There are two versions of Cape Fear out there.
The one that most people seem to know and which regularly shows up on cable is the 1991 version. This version was directed by Martin Scorsese and features Oscar-nominated performances from Robert De Niro and Juliette Lewis. This is the version that has De Niro speaking in a broad Southern accent and attacking people while speaking in tongues. If you’ve ever watched a rerun of an old sitcom and wondered why the laugh track was going wild at the sight of a tattooed prisoner lifting weights in a cell while portentous music boomed in the background, it’s because you were watching a parody of Scorsese’s Cape Fear.
That, however, is not the first version of Cape Fear.
The first version of Cape Fear came out in 1962. It was a black-and-white film that was directed by J. Lee Thompson. In this version, the recently released rapist, Max Cady, is played by Robert Mitchum. Sam Bowden, the attorney that Cady blames for his incarceration, is played by Gregory Peck. Whereas the Scorsese version was highly stylized, the original Cape Fear is brutally straight forward. (While Scorsese’s Cape Fear goes on for over two hours, the original Cape Fear tells its story in a brisk 100 minutes.) While I think that Scorsese’s Cape Fear has its strong points, the original Cape Fear is superior in almost every way.
The original is certainly far more frightening than the remake. What the original may lack in stylization, it makes up for in plausibility. It’s scary because you can imagine everything in the film actually happening. Robert Mitchum and Gregory Peck may both be iconic film stars but they’re also believable as human beings.
For modern audiences, it’s easy to smirk at Peck with his upright image and his sonorous voice but what made Peck a great actor was his ability to make it all seem natural. Peck never seemed like he was acting like an honest man who always tried to do the right thing. Instead, he simply was that man. It’s perhaps significant that Peck played Sam Bowden the same year that he played another honest lawyer, Atticus Finch, in To Kill A Mockingbird. The only real difference between them is that, whereas Atticus was always confident and sure of himself, Sam is frequently helpless. He knows that Max is stalking him and his family and he’s just as aware that there’s nothing he can do about it. When Max rapes a woman (Barrie Chase) that he meets at a bar, she refuses to testify against him. When Sam’s dog turns up dead, everyone knows that Max killed him but there’s no way to prove it. When Sam hires three men to intimidate Max, Max beats them up and promptly tries to get Sam disbarred. When Sam finally resorts to plotting Max’s murder, we’re seeing Atticus Finch pushed beyond his limit.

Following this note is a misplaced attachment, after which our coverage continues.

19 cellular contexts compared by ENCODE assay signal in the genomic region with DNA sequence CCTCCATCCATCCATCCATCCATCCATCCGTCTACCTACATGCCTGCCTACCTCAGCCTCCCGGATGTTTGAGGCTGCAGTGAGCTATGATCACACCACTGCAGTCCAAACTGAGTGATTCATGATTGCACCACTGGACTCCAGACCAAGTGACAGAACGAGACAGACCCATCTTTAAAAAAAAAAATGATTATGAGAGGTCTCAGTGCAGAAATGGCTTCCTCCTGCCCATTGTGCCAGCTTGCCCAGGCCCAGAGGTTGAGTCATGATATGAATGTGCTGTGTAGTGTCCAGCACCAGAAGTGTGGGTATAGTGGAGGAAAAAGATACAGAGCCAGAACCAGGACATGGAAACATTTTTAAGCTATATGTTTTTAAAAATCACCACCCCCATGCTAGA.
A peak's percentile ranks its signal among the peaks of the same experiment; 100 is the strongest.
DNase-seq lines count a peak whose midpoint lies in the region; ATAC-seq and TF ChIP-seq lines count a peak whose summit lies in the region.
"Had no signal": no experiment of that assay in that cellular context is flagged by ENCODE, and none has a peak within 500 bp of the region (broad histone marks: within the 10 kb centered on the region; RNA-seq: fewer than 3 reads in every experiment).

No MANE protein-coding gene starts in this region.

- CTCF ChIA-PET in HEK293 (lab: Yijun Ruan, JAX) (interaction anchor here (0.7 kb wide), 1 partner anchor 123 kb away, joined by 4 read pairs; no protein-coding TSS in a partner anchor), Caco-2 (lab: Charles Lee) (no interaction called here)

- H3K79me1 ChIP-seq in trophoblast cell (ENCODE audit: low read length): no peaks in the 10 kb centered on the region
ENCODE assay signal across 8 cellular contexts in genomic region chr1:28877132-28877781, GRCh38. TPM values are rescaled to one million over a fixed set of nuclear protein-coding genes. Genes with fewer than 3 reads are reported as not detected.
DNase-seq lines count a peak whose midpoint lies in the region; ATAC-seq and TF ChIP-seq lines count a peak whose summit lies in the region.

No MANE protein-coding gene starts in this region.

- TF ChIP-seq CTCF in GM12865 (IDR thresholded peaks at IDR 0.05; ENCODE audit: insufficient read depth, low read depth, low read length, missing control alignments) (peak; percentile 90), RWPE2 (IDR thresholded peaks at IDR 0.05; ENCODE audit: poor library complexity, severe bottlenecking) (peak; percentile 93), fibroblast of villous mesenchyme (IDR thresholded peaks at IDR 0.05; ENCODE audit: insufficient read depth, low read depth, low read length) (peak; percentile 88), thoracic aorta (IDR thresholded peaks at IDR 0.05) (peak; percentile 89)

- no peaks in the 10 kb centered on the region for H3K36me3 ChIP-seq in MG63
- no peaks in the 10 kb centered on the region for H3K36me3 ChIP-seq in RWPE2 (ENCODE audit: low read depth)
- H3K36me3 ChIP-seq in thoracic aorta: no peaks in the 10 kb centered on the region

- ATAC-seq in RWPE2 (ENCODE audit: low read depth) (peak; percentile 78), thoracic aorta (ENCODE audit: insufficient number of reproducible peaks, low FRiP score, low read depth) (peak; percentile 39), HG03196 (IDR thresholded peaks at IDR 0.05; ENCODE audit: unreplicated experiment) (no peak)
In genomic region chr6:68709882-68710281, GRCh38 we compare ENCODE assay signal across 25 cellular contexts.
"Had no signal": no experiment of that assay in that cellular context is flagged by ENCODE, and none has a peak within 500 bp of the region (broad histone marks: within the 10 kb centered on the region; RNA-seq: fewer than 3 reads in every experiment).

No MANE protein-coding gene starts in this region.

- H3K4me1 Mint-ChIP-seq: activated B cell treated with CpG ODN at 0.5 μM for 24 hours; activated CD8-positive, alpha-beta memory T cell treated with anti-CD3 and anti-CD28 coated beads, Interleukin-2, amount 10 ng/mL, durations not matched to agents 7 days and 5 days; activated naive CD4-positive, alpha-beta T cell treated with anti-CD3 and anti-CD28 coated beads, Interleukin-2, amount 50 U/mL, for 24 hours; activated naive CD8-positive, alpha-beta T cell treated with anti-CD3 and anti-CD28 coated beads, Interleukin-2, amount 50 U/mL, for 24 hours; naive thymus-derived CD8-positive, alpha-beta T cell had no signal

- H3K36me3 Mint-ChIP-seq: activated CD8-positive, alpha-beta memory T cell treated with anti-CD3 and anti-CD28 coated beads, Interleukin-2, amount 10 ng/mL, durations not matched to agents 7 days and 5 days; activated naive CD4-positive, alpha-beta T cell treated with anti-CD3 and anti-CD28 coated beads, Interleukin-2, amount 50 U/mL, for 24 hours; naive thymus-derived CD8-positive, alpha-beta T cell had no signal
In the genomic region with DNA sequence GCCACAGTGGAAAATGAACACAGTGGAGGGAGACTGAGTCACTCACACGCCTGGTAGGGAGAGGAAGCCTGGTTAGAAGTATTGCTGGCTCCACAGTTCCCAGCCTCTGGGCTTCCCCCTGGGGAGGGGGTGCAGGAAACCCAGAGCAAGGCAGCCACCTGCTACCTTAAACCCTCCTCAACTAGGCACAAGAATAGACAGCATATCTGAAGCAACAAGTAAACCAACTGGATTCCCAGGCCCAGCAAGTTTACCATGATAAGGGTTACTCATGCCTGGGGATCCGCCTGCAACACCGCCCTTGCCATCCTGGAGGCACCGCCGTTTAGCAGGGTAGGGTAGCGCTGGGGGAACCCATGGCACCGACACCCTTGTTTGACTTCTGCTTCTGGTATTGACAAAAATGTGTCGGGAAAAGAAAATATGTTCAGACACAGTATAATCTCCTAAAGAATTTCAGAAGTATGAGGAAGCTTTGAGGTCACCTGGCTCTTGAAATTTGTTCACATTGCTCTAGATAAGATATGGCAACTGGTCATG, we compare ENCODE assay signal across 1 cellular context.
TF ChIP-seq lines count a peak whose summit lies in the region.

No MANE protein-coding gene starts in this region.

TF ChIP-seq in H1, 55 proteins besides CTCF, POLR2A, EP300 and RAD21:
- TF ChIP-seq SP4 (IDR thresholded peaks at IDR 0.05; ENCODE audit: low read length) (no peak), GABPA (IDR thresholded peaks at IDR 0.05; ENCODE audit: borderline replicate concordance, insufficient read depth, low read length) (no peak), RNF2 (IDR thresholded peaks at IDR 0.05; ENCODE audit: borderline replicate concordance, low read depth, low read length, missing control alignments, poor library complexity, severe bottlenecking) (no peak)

As for Robert Mitchum, his animalistic performance is frightening precisely because it feels very real. Everyone has known a Max Cady, even if they didn’t realize it at the time. Max gives a fiercely physical performance, often appearing shirtless and strutting through his scenes with a sexual arrogance that’s both frightening and, at times, far more tempting than anyone would want to admit. The scenes in which Max attacks Barrie Chase and Polly Bergen (who plays Peck’s wife) are absolutely terrifying but, for me, the most disturbing moments in Cape Fear are the moments when Max is silent. Even when he’s not speaking, Mitchum allows you to see every depraved thought going through is head.
What’s the scariest moment for me? When the camera catches Max watching Sam’s teenage daughter (Lori Martin). It’s not just that I know what’s going on in Mitchum’s mind as he stares at her. It’s because I know what it’s like to be watched. It’s a scene that’s unsettling because it makes me consider just how many Max Cadys are out there right now.
The battle between Max and Sam is a fascinating one. In prison, Max studied enough law to become as knowledgeable about how to manipulate it as Sam. Under pressure, Sam grows more violent and more willing to circumvent his oath to uphold the same law that Max is now using against him. It makes for a frightening film, one that will stick with you long after you watch it.